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I'm looking for a way to translate the Portuguese phrase 'fazer força com a mão', which literaly translates as 'to exert strength with the hand'.

I've searched the Internet and I came across a lot of 'hand grip strength' but not a verb that could fit the bill. I've also toyed with phrases such as 'apply strength', but they just don't feel natural.

I'd like something that could fit sentences such as:
- She exerted strength with her hand and hurt herself.
- She had to exert a lot of strength with her hand before she could open the lid.
- She couldn't exert strength with her hand because of her hurt thumb.

edit:
The phrase should imply that there is a strong grip (which is mostly stationary) followed by exerting strength to produce a (twisting, horizontal, vertical, what you may) movement. In a sense, it's a "strong grip immediately followed by strong production of movement".

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  • Does grip or grip hard fit the bill? It's difficult to tell from the examples exactly what is required. – Andrew Leach Sep 23 '16 at 18:50
  • Grip does not convey the sense of applying strength to cause movement (I believe). You can grip the lid as hard as you want, it will not open until you exert that strength into producing a twisting movement to remove the lid. So it's more than just grip, it's to grip and cause a movement, all requiring strength. – SC for reinstatement of Monica Sep 23 '16 at 18:55
  • Aha. That's useful. Could you edit that clarification into the question? – Andrew Leach Sep 23 '16 at 18:58
  • Push, press, squeeze, pound. – Hot Licks Sep 23 '16 at 19:07
  • Consider "act with a steady hand". – Graffito Sep 23 '16 at 19:07
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Your direct translation could be improved. Although it is possible in English to "exert your strength" it is also possible to "exert a force". "Force" is a direct translation of "força" and is more appropriate in your examples.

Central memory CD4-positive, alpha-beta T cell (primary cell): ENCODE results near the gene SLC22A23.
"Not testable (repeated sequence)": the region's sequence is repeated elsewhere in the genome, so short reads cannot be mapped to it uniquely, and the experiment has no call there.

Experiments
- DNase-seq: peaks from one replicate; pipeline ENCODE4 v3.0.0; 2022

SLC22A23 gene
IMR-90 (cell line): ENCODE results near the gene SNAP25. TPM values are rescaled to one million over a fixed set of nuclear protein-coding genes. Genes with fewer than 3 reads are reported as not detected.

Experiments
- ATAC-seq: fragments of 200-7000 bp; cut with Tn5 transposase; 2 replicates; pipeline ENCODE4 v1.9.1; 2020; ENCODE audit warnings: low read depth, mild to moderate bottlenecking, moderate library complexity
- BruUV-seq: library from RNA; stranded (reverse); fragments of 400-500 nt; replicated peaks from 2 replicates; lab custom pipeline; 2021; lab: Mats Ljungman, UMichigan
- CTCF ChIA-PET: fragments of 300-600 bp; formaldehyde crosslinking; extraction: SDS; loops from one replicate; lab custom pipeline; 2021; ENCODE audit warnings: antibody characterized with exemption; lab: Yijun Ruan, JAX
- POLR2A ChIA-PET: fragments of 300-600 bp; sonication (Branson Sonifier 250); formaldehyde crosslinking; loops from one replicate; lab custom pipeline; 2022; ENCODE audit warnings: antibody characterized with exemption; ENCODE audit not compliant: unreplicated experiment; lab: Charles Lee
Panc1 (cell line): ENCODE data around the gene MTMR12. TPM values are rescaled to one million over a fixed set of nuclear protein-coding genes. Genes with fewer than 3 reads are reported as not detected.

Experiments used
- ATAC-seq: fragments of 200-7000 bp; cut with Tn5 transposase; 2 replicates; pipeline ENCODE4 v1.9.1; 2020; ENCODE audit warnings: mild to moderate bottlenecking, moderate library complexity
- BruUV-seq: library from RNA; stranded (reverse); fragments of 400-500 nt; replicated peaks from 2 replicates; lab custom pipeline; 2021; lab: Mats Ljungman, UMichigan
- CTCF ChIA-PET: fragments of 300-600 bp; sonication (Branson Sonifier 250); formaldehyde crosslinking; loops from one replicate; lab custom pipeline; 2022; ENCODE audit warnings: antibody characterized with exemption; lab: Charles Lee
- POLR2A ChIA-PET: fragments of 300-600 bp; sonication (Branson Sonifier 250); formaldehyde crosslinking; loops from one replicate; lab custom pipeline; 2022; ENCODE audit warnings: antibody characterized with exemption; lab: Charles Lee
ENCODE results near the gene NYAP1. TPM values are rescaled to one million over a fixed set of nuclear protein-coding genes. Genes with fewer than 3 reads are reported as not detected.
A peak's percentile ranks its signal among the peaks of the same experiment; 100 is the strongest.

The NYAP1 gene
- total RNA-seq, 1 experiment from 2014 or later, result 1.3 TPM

In order to make your examples more natural in English, I've also reworded/added some extra words:

Instead of "She couldn't exert strength with her hand because of her hurt thumb" I would say:

She couldn't exert any force with her hand because of her hurt thumb

Instead of "She had to exert a lot of strength with her hand before she could open the lid" I would say:

She had to exert a lot of force with her hand in order to open the lid

Your first example, however, I am finding more problematic. Your example is "She exerted strength with her hand and hurt herself". As we don't really have a stock idiomatic phrase for "using the strength of your hand", this sentence feels to me like it's missing context, i.e. what she was trying to do with her hand. My best attempt would be to include the "lid opening" context:

She tried opening the lid by hand, but hurt herself.

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yank

to pull something forcefully with a quick movement:

  • She hurt her hand when she yanked the jar lid off.
  • She couldn't yank the lid off because her thumb hurt.
  • She yanked hard at the rope but hurt her hand in the process.
  • ‘In a couple of strides, Sonrisa made her way to the door, yanking it open with force.’

and as a noun ...

  • ‘Eventually with a hefty yank and a banshee-like howl, the damn thing came out.’
    Oxford Dictionaries
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  1. She couldn't summon up dexterity because of her hurt thumb.

Summon up: To call upon for specified action. (M-W)

Dexterity: The ability to perform a difficult action quickly and skillfully with the hands...(Cambridge Dictionary)

  1. She had to manhandle it before she could open the lid.

Manhandle: To handle roughly. (Free Dictionary)

  1. By resorting to fisticuffs she hurt herself.

Fisticuffs: To fight with fists. (M-W)

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  • @Sara Costa Noted. I'll try to come up with one phrase for the three I've offered. Stay tuned. – Peter Point Sep 26 '16 at 10:37
  • Have you given up on finding one single phrase or are you still mulling it over? – SC for reinstatement of Monica Sep 29 '16 at 18:59

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